Male involvement in PMTCT programs still remains a big problem for the service providers to achieve in Uganda even though it is widely believed to be very important in improving uptake of the PMTCT interventions by women and a means of achieving gender equity and women empowerment in this program. Records from the hospitals and ministry of Health in Uganda indicate that there is low male involvement in PMTCT programs in Uganda and this in turn has led to low uptake of PMTCT services by the women. This study therefore tries to examine why there is low male involvement in PMTCT programs from a gender perspective by focusing on how notions and practices of masculinity, femininity, gender hierarchies and reproductive responsibilities affect male involvement thus illustrating the relevance of dominant notions and practices of masculinity for male involvement in the PMTCT programs. My findings suggest that male involvement in PMTCT programs is deeply intertwined with hegemonic masculinities and intensified by local socio-cultural influences on what is expected of the man. Hegemonic understandings of masculinity in this cultural context define ‘real men’ as strong, able to withstand some illnesses, tough and fearless, knowledgeable .Men are not only expected to abide by such norms, but also play an active role in constructing such representations so as continually demonstrate their manhood in the community. Social practices that affect male involvement in PMTCT programs are a means of showing off masculinity and men use them as instruments in the negotiation of social power and status. This coupled with their role as breadwinners, makes it important for many men to reassert their masculinity by not involving themselves in programs that are closely associated with women or feminine characteristics. This study also brings out how notions and practices of hegemonic masculinity and gender hierarchies are reproduced and maintained in the PMTCT program and by practitioners in their actions and processes of service provision thus providing low opportunities for promoting gender equity and women empowerment in the program which are one of the major aims of male involvement in the program. I conclude that certain practices and assumptions of masculinity and manhood are socially constructed, reproduced and maintained through complex social configurations and men as potential beneficiaries, women, designers of PMTCT policies and medical practitioners as implementers of the program need address the role of men and transform many aspects of men’s behaviour, attitudes and social relations, as well as wider structural forces and relations that create and sustain harmful or oppressive forms of masculinity. They also need to redefine these constructions in order to rip the benefits of development programs such as PMTCT.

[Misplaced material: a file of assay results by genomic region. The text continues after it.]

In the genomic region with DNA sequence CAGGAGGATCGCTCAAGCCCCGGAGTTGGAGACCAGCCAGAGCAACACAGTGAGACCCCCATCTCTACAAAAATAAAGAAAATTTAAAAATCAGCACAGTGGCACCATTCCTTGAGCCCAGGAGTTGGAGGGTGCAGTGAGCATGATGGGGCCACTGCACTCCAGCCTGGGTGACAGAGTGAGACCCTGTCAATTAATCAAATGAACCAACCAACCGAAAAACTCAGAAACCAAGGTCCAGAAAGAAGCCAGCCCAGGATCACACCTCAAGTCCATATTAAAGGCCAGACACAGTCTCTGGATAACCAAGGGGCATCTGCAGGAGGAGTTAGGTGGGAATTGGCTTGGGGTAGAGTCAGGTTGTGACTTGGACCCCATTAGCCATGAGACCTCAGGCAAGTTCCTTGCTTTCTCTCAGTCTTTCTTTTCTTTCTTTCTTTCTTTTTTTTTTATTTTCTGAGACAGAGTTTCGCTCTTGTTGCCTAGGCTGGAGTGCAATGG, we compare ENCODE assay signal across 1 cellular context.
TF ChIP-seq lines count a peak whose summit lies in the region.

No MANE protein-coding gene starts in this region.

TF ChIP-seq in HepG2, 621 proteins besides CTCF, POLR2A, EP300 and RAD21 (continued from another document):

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Keysers , Loes
Women, Gender, Development (WGD)
International Institute of Social Studies

Ikalany, Betty. (2011, December 15). Male involvement in Prevention of Mother- to- Child Transmission (PMTCT) Programs in Uganda: A case study of Soroti District. Women, Gender, Development (WGD). Retrieved from